One of the questions I hear the most from new homeschoolers is “what do you wish you knew when you started homeschooling?”
Well here it is, the good, bad, and the ugly.
1. I wish I knew that my children were not gifted.
Everyone wants to think their kids are gifted. We started homeschooling (in part) because my kids were just SOOO amazing! The truth was they weren’t. I mean, yes, they ARE amazing in their own ways but not in the sense that I thought they were. They aren’t ahead of their peers, they aren’t math geniuses, they aren’t even reading “above grade level”. My kids are totally and completely average as far as their IQ and other academics are concerned… and that’s ok.
The truth is that your child does NOT need to be the next Einstein in order to deserve the fabulous education only YOU can help them get. Einstein didn’t speak until he was four years old, was severely dyslexic and his teachers told his mother he was a simpleton and needed to learn a trade… thank goodness she didn’t listen! The fact of the matter is that the vast majority of world changing ideas are brought to pass by children whom society deemed as “lesser”.
Your child’s genius might not show at five years old, but that doesn’t mean they don’t have genius in them! They may be “behind grade level” or not progressing as fast as their public school peers… that’s OK!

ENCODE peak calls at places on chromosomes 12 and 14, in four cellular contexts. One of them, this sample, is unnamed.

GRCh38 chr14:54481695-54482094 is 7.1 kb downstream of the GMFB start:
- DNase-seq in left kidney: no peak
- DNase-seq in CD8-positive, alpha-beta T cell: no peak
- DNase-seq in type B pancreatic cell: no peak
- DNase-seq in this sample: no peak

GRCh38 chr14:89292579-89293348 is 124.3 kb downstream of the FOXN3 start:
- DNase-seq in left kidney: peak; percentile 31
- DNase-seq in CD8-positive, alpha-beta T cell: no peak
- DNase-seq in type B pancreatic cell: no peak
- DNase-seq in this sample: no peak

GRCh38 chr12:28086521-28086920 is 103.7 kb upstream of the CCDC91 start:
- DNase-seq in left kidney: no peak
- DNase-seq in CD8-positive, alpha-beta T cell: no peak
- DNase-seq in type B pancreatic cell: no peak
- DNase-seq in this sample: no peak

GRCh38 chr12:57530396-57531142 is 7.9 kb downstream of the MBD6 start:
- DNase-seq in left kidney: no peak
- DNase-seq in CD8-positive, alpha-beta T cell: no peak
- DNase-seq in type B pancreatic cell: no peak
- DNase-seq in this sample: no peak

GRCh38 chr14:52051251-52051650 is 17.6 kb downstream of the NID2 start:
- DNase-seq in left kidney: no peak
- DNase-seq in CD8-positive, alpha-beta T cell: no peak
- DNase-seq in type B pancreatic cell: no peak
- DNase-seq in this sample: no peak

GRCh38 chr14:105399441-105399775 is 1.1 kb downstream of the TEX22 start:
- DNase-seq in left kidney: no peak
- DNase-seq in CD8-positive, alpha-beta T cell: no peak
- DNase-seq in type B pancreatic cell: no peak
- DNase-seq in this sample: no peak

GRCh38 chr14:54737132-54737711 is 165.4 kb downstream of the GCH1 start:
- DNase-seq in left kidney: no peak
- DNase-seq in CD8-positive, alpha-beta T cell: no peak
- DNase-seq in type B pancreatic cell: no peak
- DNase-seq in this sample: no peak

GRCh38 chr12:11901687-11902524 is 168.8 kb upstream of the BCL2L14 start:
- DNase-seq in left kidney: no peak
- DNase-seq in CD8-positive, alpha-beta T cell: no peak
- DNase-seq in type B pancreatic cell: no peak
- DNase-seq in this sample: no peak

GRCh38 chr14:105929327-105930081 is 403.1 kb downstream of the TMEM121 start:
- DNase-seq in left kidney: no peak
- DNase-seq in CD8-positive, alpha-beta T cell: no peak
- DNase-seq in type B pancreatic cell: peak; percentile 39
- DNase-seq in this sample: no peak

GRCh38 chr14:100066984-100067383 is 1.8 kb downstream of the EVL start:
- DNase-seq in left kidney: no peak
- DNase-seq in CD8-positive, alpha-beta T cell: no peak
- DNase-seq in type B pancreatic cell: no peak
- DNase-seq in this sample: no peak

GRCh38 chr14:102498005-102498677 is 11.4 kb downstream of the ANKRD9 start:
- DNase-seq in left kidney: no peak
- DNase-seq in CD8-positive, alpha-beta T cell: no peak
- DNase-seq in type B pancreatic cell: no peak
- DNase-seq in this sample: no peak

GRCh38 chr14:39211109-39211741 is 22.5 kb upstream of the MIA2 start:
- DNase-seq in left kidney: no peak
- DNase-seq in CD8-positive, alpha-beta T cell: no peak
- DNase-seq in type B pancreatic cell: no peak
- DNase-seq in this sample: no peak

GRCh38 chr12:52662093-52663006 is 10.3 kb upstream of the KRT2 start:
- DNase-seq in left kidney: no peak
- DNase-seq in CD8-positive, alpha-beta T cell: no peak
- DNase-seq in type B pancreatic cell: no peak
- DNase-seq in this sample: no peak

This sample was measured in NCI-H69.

We all want to believe our children are extraordinary, and they ARE, but they don’t need to be running circles around their peers academically in order for them to have amazing potential and a hidden passion that will change the world. Gifted, average or special needs our children will thrive when WE (their mothers) take an active role in their education and make it our business to find out their passions and individual needs.
As long as they know who they are, are happy, loved, and progressing AT ALL, you are doing your job right. Don’t worry about the Joneses. Their kids have problems you will never have to deal with.
2. I wish I knew how hard it would be.
On second thought, no I don’t. If I knew how often I would longingly look at the yellow bus as it drove by my house, or how often I would want to lock myself in my room with a carton of ice cream, or how often I would have grown-up tantrums I might not have signed on for the deal.
Homeschooling is HARD, but it’s not hard in the way that so many newbies think it will be. Homeschooling is hard because motherhood is hard. It’s HARD being around your kids. All. Day. Long. It’s HARD being the only homeschooler in the area. It’s HARD being snubbed because you are Mormon. It’s HARD having to field the questions when you are out as a family in the middle of the day. It’s HARD when the noise takes me to my breaking point.